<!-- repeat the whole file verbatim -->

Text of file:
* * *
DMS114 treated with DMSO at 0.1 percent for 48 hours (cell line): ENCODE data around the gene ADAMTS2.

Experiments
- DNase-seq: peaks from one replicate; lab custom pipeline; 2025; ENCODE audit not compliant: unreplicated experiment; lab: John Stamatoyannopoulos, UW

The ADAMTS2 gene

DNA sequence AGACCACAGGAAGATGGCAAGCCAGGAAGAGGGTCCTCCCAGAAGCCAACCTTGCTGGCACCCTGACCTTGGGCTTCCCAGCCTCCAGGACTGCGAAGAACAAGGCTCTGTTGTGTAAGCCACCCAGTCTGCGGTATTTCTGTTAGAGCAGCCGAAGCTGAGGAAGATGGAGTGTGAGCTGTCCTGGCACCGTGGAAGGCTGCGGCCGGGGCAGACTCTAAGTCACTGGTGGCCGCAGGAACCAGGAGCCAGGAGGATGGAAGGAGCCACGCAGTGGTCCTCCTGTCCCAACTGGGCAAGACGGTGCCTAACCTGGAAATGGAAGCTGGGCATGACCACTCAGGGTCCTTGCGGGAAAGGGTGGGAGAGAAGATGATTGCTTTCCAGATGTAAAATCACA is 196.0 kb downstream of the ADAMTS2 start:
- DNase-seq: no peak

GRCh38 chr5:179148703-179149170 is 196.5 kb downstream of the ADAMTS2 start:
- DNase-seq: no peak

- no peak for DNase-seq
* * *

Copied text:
DMS114 treated with DMSO at 0.1 percent for 48 hours (cell line): ENCODE data around the gene ADAMTS2.

Experiments
- DNase-seq: peaks from one replicate; lab custom pipeline; 2025; ENCODE audit not compliant: unreplicated experiment; lab: John Stamatoyannopoulos, UW

The ADAMTS2 gene

DNA sequence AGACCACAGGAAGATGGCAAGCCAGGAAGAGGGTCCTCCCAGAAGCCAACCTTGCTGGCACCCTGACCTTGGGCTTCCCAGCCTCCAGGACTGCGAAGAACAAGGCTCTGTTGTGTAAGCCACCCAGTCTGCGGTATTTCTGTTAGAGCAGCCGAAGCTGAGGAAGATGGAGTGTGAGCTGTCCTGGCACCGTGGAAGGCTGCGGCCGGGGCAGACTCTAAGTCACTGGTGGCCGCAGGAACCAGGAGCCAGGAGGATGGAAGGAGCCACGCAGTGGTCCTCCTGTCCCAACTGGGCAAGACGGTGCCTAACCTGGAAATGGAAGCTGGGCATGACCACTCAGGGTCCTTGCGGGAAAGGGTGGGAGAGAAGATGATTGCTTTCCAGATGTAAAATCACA is 196.0 kb downstream of the ADAMTS2 start:
- DNase-seq: no peak

GRCh38 chr5:179148703-179149170 is 196.5 kb downstream of the ADAMTS2 start:
- DNase-seq: no peak

- no peak for DNase-seq